Why the Left Is Stronger Without the Democrats

Reporting on Politics and Policy.
March 4 2014 9:26 AM

Why the Left Is Stronger Without the Democrats

(WARNING: Pretentious personal lede.)

A few months ago, on a reporting trip to London, I met up with the British historian and columnist Tim Stanley for a sad and bracing update on the fate of his country's conservative movement. The Conservative Party was in power, married for now to the Liberal Democrats in a rare national coalition. But the conservative movement was in poor shape. The Tories had bled most of their membership as the party moved left on gay marriage and environmentalism. The problem, said Stanley, was that there was no conservative movement—just the party.


I remembered that conversation after reading Adolph Reed Jr.'s cover essay in Harper's, a long criticism of the left for prioritizing the election of Democrats over ideology and results. Obama represented the worst of this, he writes: "Confusion and critical paralysis prompted by the racial imagery of Obama’s election prevented even sophisticated intellectuals like Žižek from concluding that Obama was only another Clintonite Democrat." Reed's advice:

We must create a constituency for a left program — and that cannot occur via MSNBC or blog posts or the New York Times. It requires painstaking organization and building relationships with people outside the Beltway and comfortable leftist groves. Finally, admitting our absolute impotence can be politically liberating; acknowledging that as a left we have no influence on who gets nominated or elected, or what they do in office, should reduce the frenzied self-delusion that rivets attention to the quadrennial, biennial, and now seemingly permanent horse races.

Michelle Goldberg responded to this in the Nation, accusing Reed of falling back into the nihilism that allowed progressives to see no difference between Gore and Bush. The right, by contrast, "has simultaneously, over decades, systematically taken over the GOP from the bottom up, built a huge network of interlocking intellectual, legal and political institutions and mobilized every four years to try to elect a Republican president." Why can't the left do the same?

I'd argue that the left has already done much of that work—oh, and that Reed is still sort of right. Compare the Democratic Party that won in 2008 and 2012 with the one that lost in 2000. The party in 2000 had just undone Glass-Steagall and nominated a candidate who backed the first Gulf War. Its big idea on health care: prescription coverage as part of Medicare. Eight years later, no candidate who dreamed that small or was that uncritical of the banks could win a nomination.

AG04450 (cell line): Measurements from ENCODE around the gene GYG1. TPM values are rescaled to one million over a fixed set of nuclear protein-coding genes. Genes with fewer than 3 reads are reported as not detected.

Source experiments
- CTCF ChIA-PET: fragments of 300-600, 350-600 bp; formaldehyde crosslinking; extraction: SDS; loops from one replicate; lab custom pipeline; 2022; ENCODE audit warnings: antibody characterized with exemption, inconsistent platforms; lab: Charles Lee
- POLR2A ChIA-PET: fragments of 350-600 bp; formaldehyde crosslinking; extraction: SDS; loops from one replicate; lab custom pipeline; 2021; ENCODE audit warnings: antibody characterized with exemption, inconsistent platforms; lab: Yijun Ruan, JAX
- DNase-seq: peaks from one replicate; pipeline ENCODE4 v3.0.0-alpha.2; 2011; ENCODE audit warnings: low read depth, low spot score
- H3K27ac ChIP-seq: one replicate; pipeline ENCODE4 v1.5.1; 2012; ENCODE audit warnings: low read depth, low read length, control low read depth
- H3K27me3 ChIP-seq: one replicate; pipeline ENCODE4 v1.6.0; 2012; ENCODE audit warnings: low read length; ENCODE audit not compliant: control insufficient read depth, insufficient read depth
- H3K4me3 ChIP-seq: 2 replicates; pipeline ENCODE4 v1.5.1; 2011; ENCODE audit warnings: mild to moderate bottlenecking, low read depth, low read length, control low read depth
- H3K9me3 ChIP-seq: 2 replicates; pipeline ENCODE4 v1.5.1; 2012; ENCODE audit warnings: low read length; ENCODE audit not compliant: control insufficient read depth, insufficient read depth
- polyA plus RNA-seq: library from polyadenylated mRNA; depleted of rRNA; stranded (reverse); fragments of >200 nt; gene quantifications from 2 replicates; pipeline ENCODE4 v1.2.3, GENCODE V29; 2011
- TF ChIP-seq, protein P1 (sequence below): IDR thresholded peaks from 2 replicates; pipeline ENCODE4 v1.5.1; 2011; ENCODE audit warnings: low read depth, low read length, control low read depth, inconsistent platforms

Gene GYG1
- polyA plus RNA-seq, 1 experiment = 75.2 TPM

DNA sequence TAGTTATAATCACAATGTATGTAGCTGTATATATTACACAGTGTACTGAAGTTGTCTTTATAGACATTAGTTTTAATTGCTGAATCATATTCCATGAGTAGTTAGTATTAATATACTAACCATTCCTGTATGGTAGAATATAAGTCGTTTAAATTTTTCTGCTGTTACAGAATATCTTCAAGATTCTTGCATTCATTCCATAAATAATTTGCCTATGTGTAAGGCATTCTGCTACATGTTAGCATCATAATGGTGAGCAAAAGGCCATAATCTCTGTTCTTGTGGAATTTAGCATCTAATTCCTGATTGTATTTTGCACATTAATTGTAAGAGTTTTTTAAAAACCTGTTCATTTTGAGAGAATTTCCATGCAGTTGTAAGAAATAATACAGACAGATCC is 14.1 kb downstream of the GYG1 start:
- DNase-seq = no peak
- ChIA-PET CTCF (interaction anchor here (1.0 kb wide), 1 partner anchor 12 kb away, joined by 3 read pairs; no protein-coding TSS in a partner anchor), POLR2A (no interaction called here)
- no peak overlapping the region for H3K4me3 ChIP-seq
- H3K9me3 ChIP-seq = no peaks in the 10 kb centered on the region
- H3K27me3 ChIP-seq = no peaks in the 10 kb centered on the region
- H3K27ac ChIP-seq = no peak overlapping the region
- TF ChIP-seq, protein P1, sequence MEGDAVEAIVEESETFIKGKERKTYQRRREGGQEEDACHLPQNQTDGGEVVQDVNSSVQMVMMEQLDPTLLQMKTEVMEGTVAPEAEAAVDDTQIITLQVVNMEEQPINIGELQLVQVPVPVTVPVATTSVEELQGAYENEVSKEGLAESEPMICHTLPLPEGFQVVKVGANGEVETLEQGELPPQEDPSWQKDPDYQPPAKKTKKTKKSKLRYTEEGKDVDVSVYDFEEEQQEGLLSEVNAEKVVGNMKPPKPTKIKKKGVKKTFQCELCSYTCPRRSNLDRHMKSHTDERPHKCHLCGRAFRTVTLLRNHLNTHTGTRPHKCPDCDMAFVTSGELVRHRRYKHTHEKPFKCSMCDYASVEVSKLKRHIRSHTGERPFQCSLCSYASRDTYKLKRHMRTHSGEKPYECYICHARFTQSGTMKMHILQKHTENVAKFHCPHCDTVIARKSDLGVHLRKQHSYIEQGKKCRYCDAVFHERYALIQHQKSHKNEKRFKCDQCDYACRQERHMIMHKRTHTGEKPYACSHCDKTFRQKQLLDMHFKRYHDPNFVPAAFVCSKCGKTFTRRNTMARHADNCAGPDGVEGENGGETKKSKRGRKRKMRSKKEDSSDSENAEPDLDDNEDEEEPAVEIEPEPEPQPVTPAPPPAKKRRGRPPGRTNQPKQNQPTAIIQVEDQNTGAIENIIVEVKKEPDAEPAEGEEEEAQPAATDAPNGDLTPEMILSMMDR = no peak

What happened? A new left infrastructure had been built, including a think tank modeled on the right's AEI and Heritage Foundation (the Center for American Progress) and an aggressive "netroots" movement of writers and activists. You can track the development of the Democratic Party by tracking Al Gore, who started criticizing intervention in Iraq and backing single-payer within two years of losing the presidency. The Democratic Leadership Council, invented to move the party right, imploded at the start of the Obama years.

That's actually pretty impressive when you consider what the Democratic Party is. We don't have a social democratic, labor movement-rooted party in this country, like the U.K. does or like France does or like Germany does or like Brazil does, etc. and etc. The Democratic Party was, for more than a hundred years, a coalition of progressives, immigrants, and conservative Southern whites. Only pretty recently has it become clearly a party of the left, backed by labor but not led by it, adopting positions—gay marriage, immigration reform—after activists force it to. To some extent, Reed is burning a straw man.

What does he get right? Well, insofar as anyone actually thinks that "the left" is done when it elects charismatic Democrats, they should know better. (Reed hardly mentions Hillary Clinton, but this essay is of a piece with recent commentary that fears what'll happen if the Democrats re-embrace the Clintons, as the polls say they'll do.) Unless it's operating in the sort of state that can be changed by fiat*, a political movement will always, always be disappointed by the people it elects. It has to make those people respect and fear the movement.

Conservatives have figured this out, which is why they're on track to be "disappointed" in who wins in this year's primaries but end up with a GOP that refuses to cross them on most of their issues. The left has figured it out, too. Not completely. But more than Reed suggests.

*Venezuela, to pick an example that's not pretty right now.

David Weigel is a Slate political reporter. 



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